Pat McManus @ Rebellion Bar, Manchester
Pat McManus is one of those people who seems to be perpetually on tour with a dedicated band of followers wanting to immerse themselves in his Irish blues. From a personal perspective the last time I saw this man play live was with Mama’s Boys 30+ years ago supporting Thin Lizzy … far too long ago to think about it. And it is a sparse crowd here at the venue, possibly less than 100 have made it out on this blustery evening with Barney still blowing a big one outside and folk possibly reflecting on the events in Paris less than a week earlier.
McManus and his band hit the ground running with a Mama’s Boys tune, Last Thing At Night followed by new song Absent Friends which has a distinctly Thin Lizzy feel and What’s Goin On, a straight ahead rocker pointing towards Rory Gallagher.
From seemingly simple blues solos to complex fret board tapping McManus’s playing is a joy to watch as his fingers fly around the necks of his guitars, ably supported by his equally solid rhythm section of Marty McDermott on bass and Paul Faloon on drums. The set includes a good selection of songs from his new album Blues Train To Irish Town released three weeks ago including the wonderful slow blues of Torn In Two in which McManus crafts a beautifully understated guitar solo. Playing Parisienne Walkways is always going to be a poignant and sombre affair considering, but tonight the emotion and sorrow that drips from his guitar is palpable.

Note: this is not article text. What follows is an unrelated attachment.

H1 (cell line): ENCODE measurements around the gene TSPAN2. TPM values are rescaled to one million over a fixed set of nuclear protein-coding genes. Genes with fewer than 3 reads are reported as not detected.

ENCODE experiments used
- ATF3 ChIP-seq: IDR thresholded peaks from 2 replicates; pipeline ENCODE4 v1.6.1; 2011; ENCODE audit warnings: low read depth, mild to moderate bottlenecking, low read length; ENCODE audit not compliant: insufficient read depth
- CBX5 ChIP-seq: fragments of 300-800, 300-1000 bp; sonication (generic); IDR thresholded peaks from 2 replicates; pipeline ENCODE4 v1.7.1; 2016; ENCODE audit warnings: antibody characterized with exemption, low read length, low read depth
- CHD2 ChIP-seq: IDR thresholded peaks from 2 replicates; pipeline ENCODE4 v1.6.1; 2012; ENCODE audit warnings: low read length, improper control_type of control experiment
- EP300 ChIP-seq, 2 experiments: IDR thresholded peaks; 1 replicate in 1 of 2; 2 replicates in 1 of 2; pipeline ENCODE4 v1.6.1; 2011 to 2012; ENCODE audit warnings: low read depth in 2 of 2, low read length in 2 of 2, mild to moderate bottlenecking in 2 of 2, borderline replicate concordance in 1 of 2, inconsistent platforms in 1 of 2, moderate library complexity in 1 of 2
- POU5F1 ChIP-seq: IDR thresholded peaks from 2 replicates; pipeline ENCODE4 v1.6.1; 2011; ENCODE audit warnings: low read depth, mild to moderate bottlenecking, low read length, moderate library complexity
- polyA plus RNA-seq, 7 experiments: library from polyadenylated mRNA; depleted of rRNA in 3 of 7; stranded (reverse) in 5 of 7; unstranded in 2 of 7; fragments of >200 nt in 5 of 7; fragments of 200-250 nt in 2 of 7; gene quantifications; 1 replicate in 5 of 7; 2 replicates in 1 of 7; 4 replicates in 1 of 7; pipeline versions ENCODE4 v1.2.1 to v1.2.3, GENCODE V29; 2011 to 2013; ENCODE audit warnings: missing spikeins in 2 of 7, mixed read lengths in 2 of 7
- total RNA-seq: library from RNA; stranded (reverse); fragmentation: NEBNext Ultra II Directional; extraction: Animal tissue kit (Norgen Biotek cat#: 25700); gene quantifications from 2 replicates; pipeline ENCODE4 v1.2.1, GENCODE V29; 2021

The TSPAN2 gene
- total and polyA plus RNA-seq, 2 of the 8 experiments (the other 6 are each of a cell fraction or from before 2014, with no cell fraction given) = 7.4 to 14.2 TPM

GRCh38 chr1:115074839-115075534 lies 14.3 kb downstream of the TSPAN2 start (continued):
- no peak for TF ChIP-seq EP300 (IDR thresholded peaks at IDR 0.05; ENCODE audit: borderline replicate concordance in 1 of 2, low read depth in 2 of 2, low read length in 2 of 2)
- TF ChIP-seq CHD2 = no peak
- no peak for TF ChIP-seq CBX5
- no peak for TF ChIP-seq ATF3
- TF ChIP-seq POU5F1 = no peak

An official tea break for the rest of the band whilst McManus takes a nod to Rory Gallagher with an acoustic Return Of The G Man complete with audience participation as the song segues into Rory’s Out On The Western Plains. The band returns and a further nod is made to Gary Moore with Belfast Boy referred to humourously as from the previous new album which was still the new album until three weeks ago, Irish logic. Interestingly, segued between the two he performs The Messiah Will Come Again possibly referring to both these sadly departed guitarists.
Having earlier played Mama’s Boys Straight Forward he delves into their history once more for the last song of the set, and probably the ‘Boys best known song, Needle In The Groove which for me is a 80’s nostalgia fest, and one of my favourite songs from that time.
This is a high quality rock workout, a performance steeped in Irish rock musical history (that thankfully bypassed U2) which once again proves that Pat McManus’s name should be up there with the best of the musical Craic. If nothing else, he certainly deserves your recognition and support.